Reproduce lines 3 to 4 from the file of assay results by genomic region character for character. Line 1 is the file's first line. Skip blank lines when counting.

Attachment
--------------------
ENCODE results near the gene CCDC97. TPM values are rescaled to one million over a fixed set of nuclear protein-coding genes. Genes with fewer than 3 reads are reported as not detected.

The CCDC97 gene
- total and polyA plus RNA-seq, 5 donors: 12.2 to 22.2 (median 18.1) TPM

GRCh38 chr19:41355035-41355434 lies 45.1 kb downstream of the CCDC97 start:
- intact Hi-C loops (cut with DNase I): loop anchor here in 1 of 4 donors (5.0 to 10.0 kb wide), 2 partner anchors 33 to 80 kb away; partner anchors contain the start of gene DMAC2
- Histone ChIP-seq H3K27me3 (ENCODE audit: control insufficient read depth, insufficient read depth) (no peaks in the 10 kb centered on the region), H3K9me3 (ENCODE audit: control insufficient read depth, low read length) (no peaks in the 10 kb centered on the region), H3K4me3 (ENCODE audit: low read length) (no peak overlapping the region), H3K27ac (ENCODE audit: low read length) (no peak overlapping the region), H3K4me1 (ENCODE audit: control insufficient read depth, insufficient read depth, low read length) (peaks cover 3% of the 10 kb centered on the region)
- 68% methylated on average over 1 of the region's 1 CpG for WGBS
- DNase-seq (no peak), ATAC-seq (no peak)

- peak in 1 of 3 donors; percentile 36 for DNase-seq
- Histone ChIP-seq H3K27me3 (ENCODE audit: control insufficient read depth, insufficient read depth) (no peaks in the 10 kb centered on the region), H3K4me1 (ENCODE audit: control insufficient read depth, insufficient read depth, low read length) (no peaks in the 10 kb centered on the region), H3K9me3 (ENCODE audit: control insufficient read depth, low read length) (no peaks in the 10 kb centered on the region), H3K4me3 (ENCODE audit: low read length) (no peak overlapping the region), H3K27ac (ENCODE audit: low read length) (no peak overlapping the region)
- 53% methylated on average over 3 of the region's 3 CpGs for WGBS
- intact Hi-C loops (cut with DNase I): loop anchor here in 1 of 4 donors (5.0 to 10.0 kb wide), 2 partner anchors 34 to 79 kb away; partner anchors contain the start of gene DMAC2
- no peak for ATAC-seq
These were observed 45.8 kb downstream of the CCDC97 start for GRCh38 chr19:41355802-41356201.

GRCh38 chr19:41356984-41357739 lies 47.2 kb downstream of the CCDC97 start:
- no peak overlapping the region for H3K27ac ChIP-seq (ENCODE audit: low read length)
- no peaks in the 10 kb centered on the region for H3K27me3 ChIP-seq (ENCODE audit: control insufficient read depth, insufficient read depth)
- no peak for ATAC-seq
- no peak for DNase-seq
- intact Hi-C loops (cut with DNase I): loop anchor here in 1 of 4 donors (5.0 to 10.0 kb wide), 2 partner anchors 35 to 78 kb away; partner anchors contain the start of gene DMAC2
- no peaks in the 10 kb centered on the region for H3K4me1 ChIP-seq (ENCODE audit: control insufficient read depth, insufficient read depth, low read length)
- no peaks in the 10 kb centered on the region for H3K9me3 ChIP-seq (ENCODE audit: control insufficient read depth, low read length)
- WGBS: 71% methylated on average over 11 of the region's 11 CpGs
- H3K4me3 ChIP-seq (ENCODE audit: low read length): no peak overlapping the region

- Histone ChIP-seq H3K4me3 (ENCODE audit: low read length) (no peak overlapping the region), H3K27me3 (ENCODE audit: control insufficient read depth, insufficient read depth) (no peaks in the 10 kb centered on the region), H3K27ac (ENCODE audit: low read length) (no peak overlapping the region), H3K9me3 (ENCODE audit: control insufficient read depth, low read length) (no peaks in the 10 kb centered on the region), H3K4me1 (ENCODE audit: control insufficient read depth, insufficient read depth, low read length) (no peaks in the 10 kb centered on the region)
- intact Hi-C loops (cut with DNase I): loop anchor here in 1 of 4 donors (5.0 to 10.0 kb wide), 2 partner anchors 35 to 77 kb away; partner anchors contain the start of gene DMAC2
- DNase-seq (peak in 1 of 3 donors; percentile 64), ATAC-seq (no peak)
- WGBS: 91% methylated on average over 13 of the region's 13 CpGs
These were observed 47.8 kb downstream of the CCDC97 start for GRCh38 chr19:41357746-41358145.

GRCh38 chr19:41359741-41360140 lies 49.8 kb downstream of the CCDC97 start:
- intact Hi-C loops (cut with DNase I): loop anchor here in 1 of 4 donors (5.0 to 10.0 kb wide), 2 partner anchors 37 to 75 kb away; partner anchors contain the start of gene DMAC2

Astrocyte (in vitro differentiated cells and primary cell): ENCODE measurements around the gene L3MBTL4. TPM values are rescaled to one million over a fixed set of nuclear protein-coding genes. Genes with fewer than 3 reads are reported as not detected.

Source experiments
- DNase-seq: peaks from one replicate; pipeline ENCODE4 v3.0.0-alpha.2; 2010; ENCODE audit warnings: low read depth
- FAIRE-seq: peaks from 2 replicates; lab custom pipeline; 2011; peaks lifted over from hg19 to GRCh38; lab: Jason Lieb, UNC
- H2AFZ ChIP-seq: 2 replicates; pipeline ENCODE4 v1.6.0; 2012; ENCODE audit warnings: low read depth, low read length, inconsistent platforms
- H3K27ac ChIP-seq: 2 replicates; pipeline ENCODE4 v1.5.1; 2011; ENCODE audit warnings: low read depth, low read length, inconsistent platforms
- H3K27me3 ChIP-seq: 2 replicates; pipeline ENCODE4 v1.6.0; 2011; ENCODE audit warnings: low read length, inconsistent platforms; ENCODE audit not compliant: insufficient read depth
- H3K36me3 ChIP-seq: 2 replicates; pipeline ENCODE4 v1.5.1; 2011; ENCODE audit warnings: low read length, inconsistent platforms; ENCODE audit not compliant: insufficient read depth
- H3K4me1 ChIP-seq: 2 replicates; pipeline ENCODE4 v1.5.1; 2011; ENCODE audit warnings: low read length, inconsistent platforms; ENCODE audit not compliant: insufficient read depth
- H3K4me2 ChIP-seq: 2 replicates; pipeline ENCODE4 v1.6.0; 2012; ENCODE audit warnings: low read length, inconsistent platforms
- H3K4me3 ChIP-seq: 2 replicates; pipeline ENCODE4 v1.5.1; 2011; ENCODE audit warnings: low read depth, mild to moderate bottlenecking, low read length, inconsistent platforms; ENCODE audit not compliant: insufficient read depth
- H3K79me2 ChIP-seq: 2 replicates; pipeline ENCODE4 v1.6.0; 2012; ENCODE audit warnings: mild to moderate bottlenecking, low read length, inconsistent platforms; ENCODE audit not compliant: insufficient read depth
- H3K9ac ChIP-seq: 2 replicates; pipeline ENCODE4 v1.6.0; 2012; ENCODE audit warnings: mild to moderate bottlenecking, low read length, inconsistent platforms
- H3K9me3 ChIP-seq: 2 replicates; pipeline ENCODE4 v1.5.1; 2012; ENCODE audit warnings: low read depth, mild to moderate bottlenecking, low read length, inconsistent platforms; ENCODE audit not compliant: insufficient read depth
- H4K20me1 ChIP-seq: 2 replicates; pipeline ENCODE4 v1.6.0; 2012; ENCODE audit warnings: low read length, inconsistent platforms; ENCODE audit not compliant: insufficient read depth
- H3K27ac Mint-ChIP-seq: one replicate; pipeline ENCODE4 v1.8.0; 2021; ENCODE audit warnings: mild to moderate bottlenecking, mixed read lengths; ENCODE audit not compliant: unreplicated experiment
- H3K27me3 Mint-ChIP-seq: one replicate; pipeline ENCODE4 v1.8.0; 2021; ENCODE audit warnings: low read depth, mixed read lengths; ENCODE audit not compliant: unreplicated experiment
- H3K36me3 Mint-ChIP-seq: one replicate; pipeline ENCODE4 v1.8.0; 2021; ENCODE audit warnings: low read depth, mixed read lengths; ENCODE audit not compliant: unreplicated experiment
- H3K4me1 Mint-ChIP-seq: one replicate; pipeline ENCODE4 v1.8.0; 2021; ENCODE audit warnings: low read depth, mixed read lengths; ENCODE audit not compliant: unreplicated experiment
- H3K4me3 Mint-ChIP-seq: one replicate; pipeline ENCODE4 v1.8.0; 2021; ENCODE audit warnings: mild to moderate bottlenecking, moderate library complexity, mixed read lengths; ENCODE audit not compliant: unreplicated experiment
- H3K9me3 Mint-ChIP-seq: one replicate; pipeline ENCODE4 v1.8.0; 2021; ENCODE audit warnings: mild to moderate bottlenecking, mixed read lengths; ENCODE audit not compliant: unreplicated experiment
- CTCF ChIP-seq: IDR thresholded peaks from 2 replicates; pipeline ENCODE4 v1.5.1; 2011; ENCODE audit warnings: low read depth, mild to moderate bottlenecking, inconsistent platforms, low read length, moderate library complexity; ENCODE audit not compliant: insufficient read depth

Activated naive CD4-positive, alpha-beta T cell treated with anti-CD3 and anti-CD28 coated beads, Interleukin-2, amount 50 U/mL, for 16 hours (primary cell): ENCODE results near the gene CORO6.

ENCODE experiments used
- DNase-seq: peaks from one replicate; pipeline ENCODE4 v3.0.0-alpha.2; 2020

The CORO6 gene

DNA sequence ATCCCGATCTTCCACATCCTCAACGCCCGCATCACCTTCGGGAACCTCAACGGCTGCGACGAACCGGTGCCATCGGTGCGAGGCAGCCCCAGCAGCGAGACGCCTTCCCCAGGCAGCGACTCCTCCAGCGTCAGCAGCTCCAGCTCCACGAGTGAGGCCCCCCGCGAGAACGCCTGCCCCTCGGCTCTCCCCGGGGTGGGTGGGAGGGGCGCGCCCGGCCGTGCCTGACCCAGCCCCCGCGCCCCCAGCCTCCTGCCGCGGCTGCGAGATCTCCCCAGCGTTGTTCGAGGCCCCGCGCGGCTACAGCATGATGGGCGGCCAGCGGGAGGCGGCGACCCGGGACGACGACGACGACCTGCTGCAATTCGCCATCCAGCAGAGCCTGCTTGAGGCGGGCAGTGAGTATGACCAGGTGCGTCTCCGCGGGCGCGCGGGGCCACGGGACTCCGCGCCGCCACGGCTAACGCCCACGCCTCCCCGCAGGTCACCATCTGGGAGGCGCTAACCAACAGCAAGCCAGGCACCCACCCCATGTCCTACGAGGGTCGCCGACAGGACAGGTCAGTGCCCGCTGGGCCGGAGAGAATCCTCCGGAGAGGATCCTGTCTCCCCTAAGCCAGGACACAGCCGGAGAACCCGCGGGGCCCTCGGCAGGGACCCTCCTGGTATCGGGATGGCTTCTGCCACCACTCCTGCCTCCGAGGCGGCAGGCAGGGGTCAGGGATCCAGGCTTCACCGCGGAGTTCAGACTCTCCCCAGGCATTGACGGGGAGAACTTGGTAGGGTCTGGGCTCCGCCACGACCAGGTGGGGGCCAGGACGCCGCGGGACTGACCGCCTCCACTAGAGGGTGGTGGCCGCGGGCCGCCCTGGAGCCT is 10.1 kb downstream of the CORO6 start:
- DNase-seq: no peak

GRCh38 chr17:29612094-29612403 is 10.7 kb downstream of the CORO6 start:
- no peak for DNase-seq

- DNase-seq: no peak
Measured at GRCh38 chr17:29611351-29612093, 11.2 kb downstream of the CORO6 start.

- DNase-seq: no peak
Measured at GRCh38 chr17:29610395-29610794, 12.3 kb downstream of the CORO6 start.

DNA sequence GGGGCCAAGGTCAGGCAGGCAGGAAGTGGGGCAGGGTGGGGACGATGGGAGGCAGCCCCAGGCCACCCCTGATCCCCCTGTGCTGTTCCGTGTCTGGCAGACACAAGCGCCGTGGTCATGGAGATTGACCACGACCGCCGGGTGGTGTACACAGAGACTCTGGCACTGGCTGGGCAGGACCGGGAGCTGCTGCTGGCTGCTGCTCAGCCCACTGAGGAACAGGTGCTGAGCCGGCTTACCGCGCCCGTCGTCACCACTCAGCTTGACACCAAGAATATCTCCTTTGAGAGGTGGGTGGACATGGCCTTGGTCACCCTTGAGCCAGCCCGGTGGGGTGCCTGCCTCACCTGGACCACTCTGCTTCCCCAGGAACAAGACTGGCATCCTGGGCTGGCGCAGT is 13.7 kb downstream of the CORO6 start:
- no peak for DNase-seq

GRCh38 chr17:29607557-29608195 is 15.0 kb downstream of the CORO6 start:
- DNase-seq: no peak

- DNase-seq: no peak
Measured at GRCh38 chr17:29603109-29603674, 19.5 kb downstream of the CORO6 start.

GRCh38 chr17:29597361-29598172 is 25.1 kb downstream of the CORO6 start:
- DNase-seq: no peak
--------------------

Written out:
- total and polyA plus RNA-seq, 5 donors: 12.2 to 22.2 (median 18.1) TPM

GRCh38 chr19:41355035-41355434 lies 45.1 kb downstream of the CCDC97 start: